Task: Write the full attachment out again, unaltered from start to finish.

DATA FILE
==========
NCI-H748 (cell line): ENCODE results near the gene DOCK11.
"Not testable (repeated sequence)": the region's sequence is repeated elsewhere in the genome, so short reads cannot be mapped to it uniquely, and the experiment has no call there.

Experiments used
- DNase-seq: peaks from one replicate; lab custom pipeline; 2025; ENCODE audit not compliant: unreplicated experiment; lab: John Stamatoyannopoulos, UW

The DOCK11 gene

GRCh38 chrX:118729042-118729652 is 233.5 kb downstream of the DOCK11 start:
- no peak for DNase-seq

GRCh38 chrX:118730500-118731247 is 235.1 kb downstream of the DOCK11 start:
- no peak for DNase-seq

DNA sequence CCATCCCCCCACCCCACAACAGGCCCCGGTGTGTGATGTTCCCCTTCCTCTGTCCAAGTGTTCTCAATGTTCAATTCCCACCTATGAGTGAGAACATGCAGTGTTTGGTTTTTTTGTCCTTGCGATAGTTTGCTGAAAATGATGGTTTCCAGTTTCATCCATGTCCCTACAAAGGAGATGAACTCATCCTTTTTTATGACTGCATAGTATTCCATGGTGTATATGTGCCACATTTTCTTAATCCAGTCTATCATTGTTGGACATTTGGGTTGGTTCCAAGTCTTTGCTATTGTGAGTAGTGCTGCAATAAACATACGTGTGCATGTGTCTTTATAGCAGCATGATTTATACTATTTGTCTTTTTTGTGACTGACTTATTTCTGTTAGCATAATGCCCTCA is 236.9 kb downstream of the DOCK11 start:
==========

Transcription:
NCI-H748 (cell line): ENCODE results near the gene DOCK11.
"Not testable (repeated sequence)": the region's sequence is repeated elsewhere in the genome, so short reads cannot be mapped to it uniquely, and the experiment has no call there.

Experiments used
- DNase-seq: peaks from one replicate; lab custom pipeline; 2025; ENCODE audit not compliant: unreplicated experiment; lab: John Stamatoyannopoulos, UW

The DOCK11 gene

GRCh38 chrX:118729042-118729652 is 233.5 kb downstream of the DOCK11 start:
- no peak for DNase-seq

GRCh38 chrX:118730500-118731247 is 235.1 kb downstream of the DOCK11 start:
- no peak for DNase-seq

DNA sequence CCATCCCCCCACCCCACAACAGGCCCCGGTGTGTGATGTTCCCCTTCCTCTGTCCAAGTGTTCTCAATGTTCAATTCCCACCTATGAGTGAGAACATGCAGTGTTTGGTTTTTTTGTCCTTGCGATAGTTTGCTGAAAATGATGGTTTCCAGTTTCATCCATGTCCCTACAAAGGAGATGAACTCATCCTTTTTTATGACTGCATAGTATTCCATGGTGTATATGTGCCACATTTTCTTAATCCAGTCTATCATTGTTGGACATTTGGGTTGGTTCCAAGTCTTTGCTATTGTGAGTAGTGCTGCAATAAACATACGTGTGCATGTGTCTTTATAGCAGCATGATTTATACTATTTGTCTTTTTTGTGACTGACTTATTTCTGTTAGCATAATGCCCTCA is 236.9 kb downstream of the DOCK11 start: